Liu competes against ping pong world champion

Amy Wang, Editor-in-Chief

Crystal Liu (11) plays in her second match of the World Table Tennis Championship. Over the course of the tournament, Liu played five matches before being eliminated in the first round. Photo courtesy of Crystal Liu.

In spite of the 15-hour jet lag, in spite of the ball shooting across the table at light speed, in spite of the fact that her opponent was Sun Yingsha, the current #1 ranked player in women’s table tennis, as she peered down the blue expanse of the ping pong table, Crystal Liu (11) felt her resolve stiffen. Even if she couldn’t win, she wasn’t willing to go down without putting in her best effort.

“I didn’t go into [the match or even the tournament] with the mindset that I was going to be able to crush her or anything like that,” Liu said. “She was a silver medalist at the Olympics in Tokyo, so the whole time I was just very starstruck and it was very hard to concentrate.” 

Instead, Liu wanted to rely on her own strengths to put up a good fight, despite the seven-year age and lengthy career gap between her and her opponent. 

“I’ve always been a pretty consistent player,” Liu said. “I’m a very risk averse person, because I focus on trying to keep the ball in play, but when I’m playing high-pressure matches I always tell myself it’s okay to lose, so I’ll be more courageous about taking shots without pressure.”

Staying calm under pressure is what brought Liu to matches against top ping pong players at the 2022 World Table Tennis Championship Final in Chengdu, China,  Sept. 30 to Oct. 9. 

Liu has been playing table tennis for seven years. In the beginning, she played recreationally, entering tournaments here and there, until she started actually going to Canada to play at age 11. Since then, her career has blossomed. In the latest championship, Liu qualified for the final after winning qualification matches in July.

“During the qualification round in Toronto, we played round robin until the top two players in each group advanced,” Liu said. “Out of all of those players, the top four qualified. Mid-August, the final results came regarding who would be on the team, and I was very excited and grateful for the opportunity.”

As a Canadian citizen, Liu cannot play for the United States. Instead, at the competition, as she has done before in various tournaments, Liu and the rest of her team represented Canada. 

In this year alone, she’s already traveled to Canada twice for big tournaments, missing school for days or weeks at a time.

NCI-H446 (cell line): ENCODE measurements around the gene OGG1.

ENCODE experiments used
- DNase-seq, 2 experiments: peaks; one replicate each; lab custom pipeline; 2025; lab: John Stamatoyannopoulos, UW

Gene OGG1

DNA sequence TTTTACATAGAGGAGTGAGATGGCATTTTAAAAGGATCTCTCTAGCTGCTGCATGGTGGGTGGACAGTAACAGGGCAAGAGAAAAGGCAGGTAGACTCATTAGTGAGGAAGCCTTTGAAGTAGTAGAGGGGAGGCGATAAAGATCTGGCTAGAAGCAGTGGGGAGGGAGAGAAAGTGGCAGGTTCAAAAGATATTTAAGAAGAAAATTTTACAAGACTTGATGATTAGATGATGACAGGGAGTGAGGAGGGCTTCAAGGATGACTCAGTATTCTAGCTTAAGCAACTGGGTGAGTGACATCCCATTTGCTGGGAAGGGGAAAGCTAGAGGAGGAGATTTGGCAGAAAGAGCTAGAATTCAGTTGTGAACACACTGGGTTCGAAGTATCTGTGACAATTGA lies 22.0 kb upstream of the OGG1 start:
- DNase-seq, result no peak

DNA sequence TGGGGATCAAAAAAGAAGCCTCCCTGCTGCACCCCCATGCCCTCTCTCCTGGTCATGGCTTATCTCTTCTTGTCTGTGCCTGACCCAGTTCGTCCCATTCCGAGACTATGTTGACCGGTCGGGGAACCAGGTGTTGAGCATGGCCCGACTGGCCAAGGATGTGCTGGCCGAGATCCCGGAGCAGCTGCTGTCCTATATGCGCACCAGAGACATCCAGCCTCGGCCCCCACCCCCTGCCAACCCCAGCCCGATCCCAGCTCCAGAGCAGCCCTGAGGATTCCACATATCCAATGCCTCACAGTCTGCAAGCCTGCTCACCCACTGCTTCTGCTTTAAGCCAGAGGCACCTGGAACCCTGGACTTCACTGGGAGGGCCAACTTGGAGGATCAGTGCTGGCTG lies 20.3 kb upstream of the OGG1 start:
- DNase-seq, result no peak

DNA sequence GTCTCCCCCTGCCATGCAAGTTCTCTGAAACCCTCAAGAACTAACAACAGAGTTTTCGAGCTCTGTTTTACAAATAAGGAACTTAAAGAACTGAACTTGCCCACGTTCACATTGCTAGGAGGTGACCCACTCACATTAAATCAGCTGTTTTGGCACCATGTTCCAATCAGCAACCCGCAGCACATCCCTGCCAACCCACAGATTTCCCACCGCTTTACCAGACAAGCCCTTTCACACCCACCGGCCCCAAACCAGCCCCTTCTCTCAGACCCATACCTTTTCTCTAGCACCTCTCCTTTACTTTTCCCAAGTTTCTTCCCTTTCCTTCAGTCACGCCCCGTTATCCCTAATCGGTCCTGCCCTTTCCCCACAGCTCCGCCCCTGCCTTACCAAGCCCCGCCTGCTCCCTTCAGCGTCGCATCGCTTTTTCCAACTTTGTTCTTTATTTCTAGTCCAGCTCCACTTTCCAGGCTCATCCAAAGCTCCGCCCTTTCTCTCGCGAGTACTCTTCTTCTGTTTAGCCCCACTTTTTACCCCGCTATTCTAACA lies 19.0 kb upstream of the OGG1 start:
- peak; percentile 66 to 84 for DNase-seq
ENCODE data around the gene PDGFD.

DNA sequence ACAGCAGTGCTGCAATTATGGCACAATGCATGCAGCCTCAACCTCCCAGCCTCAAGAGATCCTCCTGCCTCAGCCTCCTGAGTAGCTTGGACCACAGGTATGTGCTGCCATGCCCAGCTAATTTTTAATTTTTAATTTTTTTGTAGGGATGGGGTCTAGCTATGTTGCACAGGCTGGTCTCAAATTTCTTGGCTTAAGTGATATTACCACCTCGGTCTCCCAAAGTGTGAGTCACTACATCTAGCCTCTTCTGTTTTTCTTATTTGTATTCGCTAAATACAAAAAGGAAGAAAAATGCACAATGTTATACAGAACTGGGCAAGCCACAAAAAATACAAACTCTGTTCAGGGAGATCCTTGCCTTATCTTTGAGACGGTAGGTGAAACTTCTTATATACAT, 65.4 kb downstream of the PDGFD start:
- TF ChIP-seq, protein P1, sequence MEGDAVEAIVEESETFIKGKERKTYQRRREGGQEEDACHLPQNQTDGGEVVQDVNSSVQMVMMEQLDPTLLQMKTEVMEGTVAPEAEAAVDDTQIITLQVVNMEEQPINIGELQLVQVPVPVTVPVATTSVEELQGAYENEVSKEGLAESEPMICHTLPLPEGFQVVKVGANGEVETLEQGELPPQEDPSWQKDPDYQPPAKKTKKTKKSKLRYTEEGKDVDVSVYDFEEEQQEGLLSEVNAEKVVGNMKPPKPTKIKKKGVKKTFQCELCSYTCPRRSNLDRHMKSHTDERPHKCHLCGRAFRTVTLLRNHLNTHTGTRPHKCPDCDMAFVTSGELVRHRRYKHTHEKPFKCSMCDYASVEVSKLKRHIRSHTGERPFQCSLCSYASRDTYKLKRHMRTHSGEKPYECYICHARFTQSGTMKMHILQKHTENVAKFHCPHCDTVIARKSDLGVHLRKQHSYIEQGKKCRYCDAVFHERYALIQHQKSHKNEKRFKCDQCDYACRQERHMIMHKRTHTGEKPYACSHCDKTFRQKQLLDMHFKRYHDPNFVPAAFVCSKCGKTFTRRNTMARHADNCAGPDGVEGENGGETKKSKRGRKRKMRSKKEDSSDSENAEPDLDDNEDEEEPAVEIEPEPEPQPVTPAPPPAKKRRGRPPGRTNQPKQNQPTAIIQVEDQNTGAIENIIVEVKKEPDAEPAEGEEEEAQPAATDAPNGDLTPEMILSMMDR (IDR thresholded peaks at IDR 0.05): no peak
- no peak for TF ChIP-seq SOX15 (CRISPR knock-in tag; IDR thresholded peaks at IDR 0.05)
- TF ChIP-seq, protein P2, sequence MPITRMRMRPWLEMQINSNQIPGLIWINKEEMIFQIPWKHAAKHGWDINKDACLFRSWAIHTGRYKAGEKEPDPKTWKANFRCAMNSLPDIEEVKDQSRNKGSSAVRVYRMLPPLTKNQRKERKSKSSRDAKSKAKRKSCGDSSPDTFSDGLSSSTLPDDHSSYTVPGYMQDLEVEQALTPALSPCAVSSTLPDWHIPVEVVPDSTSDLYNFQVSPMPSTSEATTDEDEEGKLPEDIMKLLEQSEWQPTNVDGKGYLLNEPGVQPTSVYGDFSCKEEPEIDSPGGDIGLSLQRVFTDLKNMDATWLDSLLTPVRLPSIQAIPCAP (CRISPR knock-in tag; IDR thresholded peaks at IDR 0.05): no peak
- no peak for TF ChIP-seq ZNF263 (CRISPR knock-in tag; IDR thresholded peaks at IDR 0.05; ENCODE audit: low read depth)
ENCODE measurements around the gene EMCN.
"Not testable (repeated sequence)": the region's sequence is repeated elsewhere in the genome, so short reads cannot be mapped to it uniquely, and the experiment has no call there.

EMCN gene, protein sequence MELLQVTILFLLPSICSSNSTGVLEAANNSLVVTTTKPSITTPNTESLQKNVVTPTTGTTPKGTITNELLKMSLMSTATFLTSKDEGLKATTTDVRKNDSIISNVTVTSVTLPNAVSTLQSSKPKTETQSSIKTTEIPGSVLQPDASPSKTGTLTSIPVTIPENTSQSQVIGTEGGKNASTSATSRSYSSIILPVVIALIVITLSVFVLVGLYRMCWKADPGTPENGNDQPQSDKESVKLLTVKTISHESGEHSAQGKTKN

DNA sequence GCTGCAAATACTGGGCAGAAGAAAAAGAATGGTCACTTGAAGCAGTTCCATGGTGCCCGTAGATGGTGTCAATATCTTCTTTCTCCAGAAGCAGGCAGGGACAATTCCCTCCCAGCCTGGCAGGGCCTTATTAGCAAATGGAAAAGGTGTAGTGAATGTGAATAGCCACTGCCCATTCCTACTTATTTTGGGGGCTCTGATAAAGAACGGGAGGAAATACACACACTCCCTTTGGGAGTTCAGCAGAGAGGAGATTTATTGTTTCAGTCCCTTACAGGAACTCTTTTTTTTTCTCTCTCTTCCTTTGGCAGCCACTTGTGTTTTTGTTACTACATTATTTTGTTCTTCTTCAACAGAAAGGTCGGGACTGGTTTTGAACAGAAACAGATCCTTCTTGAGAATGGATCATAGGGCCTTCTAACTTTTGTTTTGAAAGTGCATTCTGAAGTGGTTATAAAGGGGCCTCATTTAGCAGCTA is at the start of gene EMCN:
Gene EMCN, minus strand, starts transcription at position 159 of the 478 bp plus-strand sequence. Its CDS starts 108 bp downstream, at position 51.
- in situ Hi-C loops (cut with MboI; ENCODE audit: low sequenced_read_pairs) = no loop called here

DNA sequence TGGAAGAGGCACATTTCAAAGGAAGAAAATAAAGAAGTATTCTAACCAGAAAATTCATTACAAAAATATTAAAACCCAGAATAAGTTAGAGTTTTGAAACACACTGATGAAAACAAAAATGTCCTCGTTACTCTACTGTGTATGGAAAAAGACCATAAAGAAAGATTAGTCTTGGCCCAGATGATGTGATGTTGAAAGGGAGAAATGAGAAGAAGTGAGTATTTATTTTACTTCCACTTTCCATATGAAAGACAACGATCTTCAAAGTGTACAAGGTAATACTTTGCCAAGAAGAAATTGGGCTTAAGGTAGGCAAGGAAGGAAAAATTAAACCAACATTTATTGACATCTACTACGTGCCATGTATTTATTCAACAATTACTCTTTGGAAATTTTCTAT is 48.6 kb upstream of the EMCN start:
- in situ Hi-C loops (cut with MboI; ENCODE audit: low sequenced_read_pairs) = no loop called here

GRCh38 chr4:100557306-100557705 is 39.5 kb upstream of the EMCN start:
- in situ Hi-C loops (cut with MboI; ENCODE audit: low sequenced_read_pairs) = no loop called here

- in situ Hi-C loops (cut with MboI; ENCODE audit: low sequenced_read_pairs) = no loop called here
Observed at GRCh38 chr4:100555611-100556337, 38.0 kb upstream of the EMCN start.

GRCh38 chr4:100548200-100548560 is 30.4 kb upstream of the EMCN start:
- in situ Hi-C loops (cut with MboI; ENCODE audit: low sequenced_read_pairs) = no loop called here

“It has been challenging to make up work,” Liu said. “Especially since it’s junior year. [Doing assignments out of class] is not the same as learning in-person, but I’m just grateful to be able to play like I do, even if that means I can’t be in class all the time.”

By now, Liu is used to the three-hour time difference between Toronto and California. The match in Chengdu, however, was a different story, especially given the nine-hour disparity between Chengdu and San Diego. Having battled the jet lag that accompanied flying across the world just three days before her first match, Liu’s biggest challenge was the physical adjustment.

“Our team left Canada on [Sept. 24], traveled three days, and had three days to prepare and adjust,” Liu said. “The time zone difference was pretty rough because we didn’t really have much time to adjust. We also didn’t get to train on-site very often, so it was like I had to adjust to a new environment.”

While Liu ended up losing her match against Sun, 3-0, after a close first game, the experience was still an extremely positive one. 

“Traveling on my own [and not with my parents] is something I’ve done before, but I think this time was really special because of who I met and what I got to do,” Liu said. “The highlight of the whole tournament for me was being able to see every player. These Olympic and world champions are people I’ve been watching since I was very young, so it was crazy that I actually got to meet them.”

Besides Sun, Liu also played four other opponents. While she went on to win one of the matches, it wasn’t enough to stay in the tournament. The team ultimately left after the first round, having been eliminated Oct. 5.

“We’re a pretty young team compared to other countries,” Liu said. “At the time I was 15, and my teammates range from 17-21, so I think it’s natural for us to be a little inexperienced.”

This is not Liu’s first foray into international table tennis competitions. As a member of Team Canada, the official Canadian ping-pong team, previously, she’s played in six other international tournaments, and should she qualify for them, will be playing in the 2023 Pan American Games.

“I’m really excited for that,” Liu said. “I know I should be used to it by now, but just being able to play in so many different places, against such great table tennis players, is one of my favorite things about this sport.”